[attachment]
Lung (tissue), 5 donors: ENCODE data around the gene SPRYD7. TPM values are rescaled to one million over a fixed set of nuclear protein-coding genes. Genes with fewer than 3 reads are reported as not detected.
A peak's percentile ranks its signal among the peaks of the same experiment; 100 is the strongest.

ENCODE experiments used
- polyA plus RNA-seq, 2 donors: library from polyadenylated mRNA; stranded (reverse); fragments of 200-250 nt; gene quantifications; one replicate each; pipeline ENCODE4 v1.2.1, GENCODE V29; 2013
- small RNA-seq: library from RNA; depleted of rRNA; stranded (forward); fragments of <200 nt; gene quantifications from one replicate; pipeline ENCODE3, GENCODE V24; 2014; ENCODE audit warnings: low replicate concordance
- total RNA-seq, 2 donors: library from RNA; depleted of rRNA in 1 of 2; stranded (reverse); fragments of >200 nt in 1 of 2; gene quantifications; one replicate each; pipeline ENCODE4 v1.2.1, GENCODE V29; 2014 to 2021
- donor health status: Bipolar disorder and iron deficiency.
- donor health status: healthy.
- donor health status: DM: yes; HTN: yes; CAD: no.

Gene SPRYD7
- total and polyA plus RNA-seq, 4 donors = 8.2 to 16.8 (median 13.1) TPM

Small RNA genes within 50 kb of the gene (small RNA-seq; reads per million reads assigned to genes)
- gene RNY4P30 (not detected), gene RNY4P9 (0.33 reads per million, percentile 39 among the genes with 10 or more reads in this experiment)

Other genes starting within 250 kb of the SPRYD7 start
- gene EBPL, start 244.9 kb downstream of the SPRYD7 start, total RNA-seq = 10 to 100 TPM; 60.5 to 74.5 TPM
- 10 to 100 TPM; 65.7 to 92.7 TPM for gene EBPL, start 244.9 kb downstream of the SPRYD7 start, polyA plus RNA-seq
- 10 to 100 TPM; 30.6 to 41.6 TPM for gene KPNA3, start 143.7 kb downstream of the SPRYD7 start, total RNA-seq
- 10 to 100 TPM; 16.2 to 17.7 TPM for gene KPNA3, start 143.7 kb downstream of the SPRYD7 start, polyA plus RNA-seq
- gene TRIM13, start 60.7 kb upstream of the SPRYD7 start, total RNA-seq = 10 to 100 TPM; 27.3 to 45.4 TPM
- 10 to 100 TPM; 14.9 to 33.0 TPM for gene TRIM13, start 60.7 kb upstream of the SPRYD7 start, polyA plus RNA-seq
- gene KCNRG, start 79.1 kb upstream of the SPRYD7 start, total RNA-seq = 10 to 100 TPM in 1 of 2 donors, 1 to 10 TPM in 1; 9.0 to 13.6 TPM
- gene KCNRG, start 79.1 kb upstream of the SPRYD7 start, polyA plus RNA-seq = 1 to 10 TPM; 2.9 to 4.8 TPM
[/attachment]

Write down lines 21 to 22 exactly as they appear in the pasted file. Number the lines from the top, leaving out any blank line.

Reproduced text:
- gene KCNRG, start 79.1 kb upstream of the SPRYD7 start, total RNA-seq = 10 to 100 TPM in 1 of 2 donors, 1 to 10 TPM in 1; 9.0 to 13.6 TPM
- gene KCNRG, start 79.1 kb upstream of the SPRYD7 start, polyA plus RNA-seq = 1 to 10 TPM; 2.9 to 4.8 TPM